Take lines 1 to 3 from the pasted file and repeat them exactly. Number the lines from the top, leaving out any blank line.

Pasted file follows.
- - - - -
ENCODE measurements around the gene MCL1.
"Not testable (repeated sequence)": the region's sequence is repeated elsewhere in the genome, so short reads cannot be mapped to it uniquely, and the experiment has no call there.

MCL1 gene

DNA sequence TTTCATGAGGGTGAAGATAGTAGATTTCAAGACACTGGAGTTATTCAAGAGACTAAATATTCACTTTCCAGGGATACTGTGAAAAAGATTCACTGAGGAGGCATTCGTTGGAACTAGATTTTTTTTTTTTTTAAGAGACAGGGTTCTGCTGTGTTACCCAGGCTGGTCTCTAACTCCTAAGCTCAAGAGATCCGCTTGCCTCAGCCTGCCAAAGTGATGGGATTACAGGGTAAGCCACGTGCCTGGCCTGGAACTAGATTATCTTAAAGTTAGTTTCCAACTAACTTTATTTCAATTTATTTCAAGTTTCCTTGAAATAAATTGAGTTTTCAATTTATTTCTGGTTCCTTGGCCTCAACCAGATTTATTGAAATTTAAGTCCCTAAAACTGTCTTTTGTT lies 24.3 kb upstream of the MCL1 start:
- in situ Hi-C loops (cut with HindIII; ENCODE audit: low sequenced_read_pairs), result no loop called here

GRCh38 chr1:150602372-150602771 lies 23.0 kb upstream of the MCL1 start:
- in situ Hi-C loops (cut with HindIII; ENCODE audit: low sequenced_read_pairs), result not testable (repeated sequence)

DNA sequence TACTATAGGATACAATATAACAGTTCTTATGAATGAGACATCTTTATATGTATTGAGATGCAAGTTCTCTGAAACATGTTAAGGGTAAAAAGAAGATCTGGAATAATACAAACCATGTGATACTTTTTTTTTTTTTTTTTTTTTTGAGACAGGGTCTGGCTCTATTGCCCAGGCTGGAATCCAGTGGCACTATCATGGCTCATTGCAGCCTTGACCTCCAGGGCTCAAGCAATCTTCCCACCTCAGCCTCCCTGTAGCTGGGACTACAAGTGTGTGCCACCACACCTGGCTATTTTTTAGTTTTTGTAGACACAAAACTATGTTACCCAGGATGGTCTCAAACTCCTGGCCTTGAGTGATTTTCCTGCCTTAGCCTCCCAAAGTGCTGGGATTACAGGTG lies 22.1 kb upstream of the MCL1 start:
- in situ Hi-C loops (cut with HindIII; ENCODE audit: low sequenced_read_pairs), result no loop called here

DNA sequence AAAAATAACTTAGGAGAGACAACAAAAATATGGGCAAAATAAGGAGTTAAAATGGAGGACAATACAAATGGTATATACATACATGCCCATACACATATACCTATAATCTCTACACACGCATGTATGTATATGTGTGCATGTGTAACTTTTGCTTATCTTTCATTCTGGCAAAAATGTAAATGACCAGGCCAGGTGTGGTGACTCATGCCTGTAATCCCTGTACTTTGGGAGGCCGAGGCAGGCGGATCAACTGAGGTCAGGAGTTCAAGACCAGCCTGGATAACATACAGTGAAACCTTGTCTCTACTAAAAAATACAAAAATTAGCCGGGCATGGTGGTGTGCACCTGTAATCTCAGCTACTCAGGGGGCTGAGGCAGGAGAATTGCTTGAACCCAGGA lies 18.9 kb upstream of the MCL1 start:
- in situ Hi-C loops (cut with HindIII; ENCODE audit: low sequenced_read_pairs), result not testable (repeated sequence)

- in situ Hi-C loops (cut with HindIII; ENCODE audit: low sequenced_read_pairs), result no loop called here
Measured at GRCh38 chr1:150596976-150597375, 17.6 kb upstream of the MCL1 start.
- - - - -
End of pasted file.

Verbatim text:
ENCODE measurements around the gene MCL1.
"Not testable (repeated sequence)": the region's sequence is repeated elsewhere in the genome, so short reads cannot be mapped to it uniquely, and the experiment has no call there.

MCL1 gene